Author(s): Marina TSvetaeva
Marina Tsvetaeva ranks with Anna Akhmatova, Osip Mandelstam, and Boris Pasternak as one of Russia's greatest twentieth-century poets. Her suicide at the age of forty-eight was the tragic culmination of a life beset by loss and hardship. This volume presents in English a collection of essays published in the Russian UmigrU press after Tsvetaeva left Moscow in 1922. Based on diaries she kept from 1917 to 1920, the work describes the broad social, economic, and cultural chaos provoked by the Bolshevik Revolution. Events and individuals are seen through the lens of her personal experience-that of a destitute young woman of upper-class background with two small children (one of whom died of starvation), a missing husband, and no means of support other than her poetry. These autobiographical writings are an eyewitness account of a dramatic period in Russian history, told by a gifted and outspoken poet.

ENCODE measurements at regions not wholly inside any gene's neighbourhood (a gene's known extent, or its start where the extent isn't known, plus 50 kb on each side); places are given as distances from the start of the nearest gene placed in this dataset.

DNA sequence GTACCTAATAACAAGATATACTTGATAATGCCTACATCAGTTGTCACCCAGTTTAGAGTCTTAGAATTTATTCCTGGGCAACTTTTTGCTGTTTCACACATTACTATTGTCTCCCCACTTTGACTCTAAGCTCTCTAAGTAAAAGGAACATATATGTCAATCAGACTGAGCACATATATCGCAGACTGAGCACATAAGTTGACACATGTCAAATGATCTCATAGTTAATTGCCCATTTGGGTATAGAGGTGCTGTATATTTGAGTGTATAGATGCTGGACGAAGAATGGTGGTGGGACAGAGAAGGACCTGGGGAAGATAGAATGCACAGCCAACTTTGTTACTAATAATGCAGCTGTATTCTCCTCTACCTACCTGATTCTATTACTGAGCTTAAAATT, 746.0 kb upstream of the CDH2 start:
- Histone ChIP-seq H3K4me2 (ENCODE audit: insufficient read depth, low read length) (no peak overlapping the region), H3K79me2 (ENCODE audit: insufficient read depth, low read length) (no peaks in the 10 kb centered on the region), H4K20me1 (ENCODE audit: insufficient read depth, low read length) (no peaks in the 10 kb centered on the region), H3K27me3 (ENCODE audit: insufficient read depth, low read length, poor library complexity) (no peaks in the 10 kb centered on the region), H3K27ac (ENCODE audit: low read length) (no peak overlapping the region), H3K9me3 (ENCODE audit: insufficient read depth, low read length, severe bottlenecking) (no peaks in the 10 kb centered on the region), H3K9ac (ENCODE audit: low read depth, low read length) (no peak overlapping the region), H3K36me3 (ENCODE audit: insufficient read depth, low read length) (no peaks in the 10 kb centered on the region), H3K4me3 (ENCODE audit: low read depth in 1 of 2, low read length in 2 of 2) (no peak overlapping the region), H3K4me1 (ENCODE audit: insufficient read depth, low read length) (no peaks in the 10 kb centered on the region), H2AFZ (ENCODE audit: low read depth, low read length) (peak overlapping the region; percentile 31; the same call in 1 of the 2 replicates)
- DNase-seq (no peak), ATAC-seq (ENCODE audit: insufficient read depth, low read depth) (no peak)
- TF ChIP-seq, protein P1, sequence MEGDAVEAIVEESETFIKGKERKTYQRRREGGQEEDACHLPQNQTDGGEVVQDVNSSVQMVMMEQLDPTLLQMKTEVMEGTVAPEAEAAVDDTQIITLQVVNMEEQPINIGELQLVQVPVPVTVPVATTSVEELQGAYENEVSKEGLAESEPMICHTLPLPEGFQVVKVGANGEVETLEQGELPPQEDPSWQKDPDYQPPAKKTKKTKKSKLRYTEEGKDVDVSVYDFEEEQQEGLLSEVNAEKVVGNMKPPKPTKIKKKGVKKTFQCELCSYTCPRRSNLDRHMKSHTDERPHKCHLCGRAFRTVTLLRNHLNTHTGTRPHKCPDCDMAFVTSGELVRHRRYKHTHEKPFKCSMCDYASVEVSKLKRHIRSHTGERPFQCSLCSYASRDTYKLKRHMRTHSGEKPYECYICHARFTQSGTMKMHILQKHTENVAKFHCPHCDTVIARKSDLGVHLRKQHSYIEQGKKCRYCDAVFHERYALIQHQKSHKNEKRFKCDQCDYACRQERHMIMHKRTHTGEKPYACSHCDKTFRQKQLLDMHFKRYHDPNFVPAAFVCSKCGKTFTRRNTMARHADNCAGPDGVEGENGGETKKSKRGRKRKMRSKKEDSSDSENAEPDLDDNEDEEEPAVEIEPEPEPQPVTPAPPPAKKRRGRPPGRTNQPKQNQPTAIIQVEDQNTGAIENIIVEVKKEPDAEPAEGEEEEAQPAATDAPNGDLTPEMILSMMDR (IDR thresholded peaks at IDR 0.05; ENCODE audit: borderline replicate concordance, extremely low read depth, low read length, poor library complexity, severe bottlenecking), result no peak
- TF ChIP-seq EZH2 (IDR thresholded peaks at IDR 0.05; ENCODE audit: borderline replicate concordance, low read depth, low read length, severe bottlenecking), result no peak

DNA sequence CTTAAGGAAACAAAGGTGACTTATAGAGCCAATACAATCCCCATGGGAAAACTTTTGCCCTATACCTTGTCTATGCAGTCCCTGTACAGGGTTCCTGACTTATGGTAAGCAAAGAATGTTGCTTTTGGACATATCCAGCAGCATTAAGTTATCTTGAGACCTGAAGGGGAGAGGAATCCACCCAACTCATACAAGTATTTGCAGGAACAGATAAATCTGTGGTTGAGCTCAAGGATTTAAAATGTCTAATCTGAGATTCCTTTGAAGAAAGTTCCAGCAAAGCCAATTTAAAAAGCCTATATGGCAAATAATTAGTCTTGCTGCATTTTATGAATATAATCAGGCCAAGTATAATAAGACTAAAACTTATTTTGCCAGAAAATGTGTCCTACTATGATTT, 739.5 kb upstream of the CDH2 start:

A moving collection of autobiographical essays from a Russian poet and refugee of the Bolshevik Revolution.
Marina Tsvetaeva (1892-1941) was born in Moscow and published her first collection of poems, Evening Album, at the age of eighteen. During the Moscow famine of 1922, she emigrated with her family to Berlin, then to Prague, before finally settling in Paris in 1925. In 1939, Tsvetaeva returned to the Soviet Union where her husband was executed and her surviving daughter was sent to a labor camp. When the German army invaded the USSR, she was evacuated to Yelabuga with her son. She committed suicide in 1941. Tsvetaeva's letters to Boris Pasternak and Rainer Maria Rilke are featured in the NYRB Classic Letters- Summer 1926.Jamey Gambrell is a writer on Russian art and culture. She has translated, among other things, Vladimir Sorokin's three-volume Ice Trilogy and Tatyana Tolstaya's The Slynx and White Walls (all available as NYRB Classics).